One year ago, in early January, an unfamiliar pack of highlanders passed through the arched entrance of the famous 13th-century Orthodox Sioni Cathedral on the banks of the Mtkvari River in Old Tbilisi.
The hall was already crowded with Tbilisians, among them many notable faces, all gathered to pay their respects to the writer Davit Tserediani laid in the center of the nave.
The strangers had travelled day and night from the mountain village of Latali in Svaneti to conduct an ancient funeral rite known as the Zari, a complex, polyphonic dirge without melody that rises slowly in pitch and intensity, amplifying the delirium of grief.
Under the Zari, Sioni Cathedral’s lofty interior, the medieval apses and wisps of incense, briefly gave way to a much older, and much more unsettling atmosphere.
“He took our name from our small village and made it known to the world!” the Svans repeated with pride throughout the day.
This Wednesday, on January 26, 2021, Davit Tserediani was posthumously awarded the National Vazha-Pshavela Award, given every two years to authors whose work “gains general national recognition for its artistic dignity and is imbued with the universal ideals of freedom, humanism and patriotism.” His final two works were published in 2020 after his death, a collection of his poems, Parapet, and his translation of Lorca’s Gypsy Ballads.
A life-long introvert, Davit Tserediani gave interviews rarely, and only at the behest of family and friends. Although frequently granted Georgia’s most prestigious literary awards, he attended celebrations reluctantly, if at all, often asking his wife of 30 years, Professor Manana Gharibashvili of the Tbilisi State University, to accept his awards in his stead.
As if keeping with this tradition, this Wednesday, she accepted the Vazha-Pshavela Award on his behalf from President Salome Zurabishvili at a ceremony held at Orbeliani Palace.
Davit Tserediani grew up between Tbilisi and Svaneti with his mother, teaching himself languages from a young age. His father, young philosophy student Besarion Tserediani, was taken by the Soviet authorities when Davit was only a few months old.
His love of the folk literature of Svaneti and the Svan language, Georgian’s Kartvelian sister-language, imbued his poetry with the authenticity and ancientness of a Georgian proto-language, to create a pure and original Kartvelian voice.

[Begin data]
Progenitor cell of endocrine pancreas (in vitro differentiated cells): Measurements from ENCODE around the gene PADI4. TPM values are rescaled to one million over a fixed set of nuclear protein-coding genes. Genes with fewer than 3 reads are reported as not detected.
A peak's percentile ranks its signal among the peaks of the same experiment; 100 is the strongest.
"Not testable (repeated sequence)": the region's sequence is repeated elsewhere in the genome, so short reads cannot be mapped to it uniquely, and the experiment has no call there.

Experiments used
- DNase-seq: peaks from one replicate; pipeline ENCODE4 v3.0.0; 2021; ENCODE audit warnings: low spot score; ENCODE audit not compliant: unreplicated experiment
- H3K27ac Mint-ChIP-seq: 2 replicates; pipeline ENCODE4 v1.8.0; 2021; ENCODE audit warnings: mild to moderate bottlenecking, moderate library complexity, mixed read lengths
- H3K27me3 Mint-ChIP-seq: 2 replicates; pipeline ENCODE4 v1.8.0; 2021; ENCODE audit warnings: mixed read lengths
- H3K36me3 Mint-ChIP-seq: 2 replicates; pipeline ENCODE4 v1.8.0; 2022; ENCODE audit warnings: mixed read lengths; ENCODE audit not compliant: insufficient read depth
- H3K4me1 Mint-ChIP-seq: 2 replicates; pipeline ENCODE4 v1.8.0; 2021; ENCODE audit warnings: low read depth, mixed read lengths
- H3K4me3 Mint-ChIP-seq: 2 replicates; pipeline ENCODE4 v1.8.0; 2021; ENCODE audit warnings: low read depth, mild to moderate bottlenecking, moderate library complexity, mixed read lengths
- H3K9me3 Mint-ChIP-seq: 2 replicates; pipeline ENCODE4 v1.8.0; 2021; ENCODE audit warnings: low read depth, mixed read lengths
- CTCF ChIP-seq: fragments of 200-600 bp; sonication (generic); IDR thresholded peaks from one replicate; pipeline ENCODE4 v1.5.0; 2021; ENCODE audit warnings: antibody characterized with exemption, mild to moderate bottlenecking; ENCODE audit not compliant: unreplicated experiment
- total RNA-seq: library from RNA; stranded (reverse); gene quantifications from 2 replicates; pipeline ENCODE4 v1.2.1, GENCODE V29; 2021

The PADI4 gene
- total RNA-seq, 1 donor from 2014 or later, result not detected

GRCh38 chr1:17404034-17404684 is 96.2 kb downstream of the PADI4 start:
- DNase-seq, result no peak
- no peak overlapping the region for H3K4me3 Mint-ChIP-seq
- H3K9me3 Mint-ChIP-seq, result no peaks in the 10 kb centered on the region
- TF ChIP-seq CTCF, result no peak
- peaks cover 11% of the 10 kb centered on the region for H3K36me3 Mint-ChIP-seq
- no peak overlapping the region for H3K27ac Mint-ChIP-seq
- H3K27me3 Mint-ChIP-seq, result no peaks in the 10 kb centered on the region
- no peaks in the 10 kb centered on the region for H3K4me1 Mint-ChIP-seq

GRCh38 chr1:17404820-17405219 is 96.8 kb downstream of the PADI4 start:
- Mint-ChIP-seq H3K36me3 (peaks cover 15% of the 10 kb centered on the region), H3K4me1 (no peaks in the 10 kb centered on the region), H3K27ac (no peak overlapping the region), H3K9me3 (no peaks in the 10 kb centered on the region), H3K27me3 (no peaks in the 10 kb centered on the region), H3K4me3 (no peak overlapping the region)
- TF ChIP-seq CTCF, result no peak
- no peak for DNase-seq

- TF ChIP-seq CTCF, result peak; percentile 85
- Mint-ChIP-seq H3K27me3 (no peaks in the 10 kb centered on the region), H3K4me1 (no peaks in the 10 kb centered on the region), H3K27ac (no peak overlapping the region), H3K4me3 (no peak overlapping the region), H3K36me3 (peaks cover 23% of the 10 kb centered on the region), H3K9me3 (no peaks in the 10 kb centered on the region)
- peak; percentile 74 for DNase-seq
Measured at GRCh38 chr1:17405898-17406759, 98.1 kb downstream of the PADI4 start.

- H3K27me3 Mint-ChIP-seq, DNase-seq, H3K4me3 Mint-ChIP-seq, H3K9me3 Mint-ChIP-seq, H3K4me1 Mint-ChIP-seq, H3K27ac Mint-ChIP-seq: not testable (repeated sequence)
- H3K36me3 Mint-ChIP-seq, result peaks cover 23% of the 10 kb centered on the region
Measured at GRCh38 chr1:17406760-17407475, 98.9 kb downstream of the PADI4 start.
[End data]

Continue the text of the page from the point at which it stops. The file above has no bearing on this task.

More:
His magnum opus was his translation of Faust Part One (2012) and Faust Part Two (2018), for which he received the Givi Margvelashvili Award from the Goethe Institute for “special contributions to the cultural relationship between Germany and Georgia.” In additional to three Saba Awards, Tserediani was also the recipient of the Shota Rustaveli National Award, the Saguramo Award, the Georgian National Award, the French Georgian Institute Award, and the Ivane Machabeli Award.
A new award administered by Writers’ House and funded by the Ministry of Culture now bears his name: The Davit Tserediani Award for Contributions to Literary Translations.
Among his most famous translations was also the poetry of François Villon, republished as a collection in 2014, as well as a 3-book set of Grimms’ Fairy Tales (1992), ubiquitous in childhood book collections. His notable early work includes Svanuris Simgherebis Kvaldakval (In the Footsteps of Svan Songs), which transforms the songs and folklore of Svaneti into Georgian poetry.
As a literary critic, he was known for his commentary on the great poets Guramishvili, Akaki Tsereteli, and Galaktion. In his essay “‘This Persian Story’,” his original reading of The Knight in the Panther’s Skin envisions the great epic poem about two ancient kingdoms as a double-vision of Georgia itself.
Upon his passing, a petition quickly circulated signed by nearly all prominent Georgian literary figures demanding he be buried in the Mtatsminda Pantheon, where a free plot lay next to his close friend, the prominent translator Batchana Bregvadze. Tbilisi City Hall’s refusal was cause for a minor scandal, and his remains were instead laid in the Pantheon of Public Figures at Makhata. Yet Davit Tserediani no doubt would look on all this fuss with an impatient indifference and, according to his daughter, would have preferred a modest burial next to his mother.
In his final interview in 2019, granted in anticipation of the release of his translation of Gypsy Ballads, he shared his insight into the creative process of poetry writing: “For Lorca, inspiration was necessary for poetry, yet a poem was not written under inspiration. Inspiration is like a journey from which you have impressions, or rather the scraps of impressions… voices, images: it can be many things. But when you are writing the poem, inspiration itself can be distracting. This is when you are biting into each word, evaluating its taste, testing its colors, how they each go with one another. [For Lorca] this is when creative inspiration was not so important. But, of course, everyone writes in their own way and says things their own way…”
Davit Tserediani’s poem “Mizghvna,” is dedicated to his father Besarioni, a victim to Stalin’s great purges. It begins “May your ashes be light.” The poem moves to a memory of a beloved nun in Svaneti, the shadows of her shack and her forbidden chapel. He sees her here, leading her goat to shrubs. All at once, she disappears. Her goat spattered with bullets. Her shack burned. Her spirit then joins all those who “left behind them no graves, who became the clay to line secret tunnels, whose bones were scattered across the icy ground.” In the final stanza, we are told that when the seed sends up its first shoot in the mountains, a great struggle has already taken place. The shoot is surprised to find the sunlit earth of Spring still steaming: “The end has not yet come
Davit Tserediani is survived by his wife Manana Gharibashvili, and his two children Maia and Archil Tserediani.
By Ryan Michael Sherman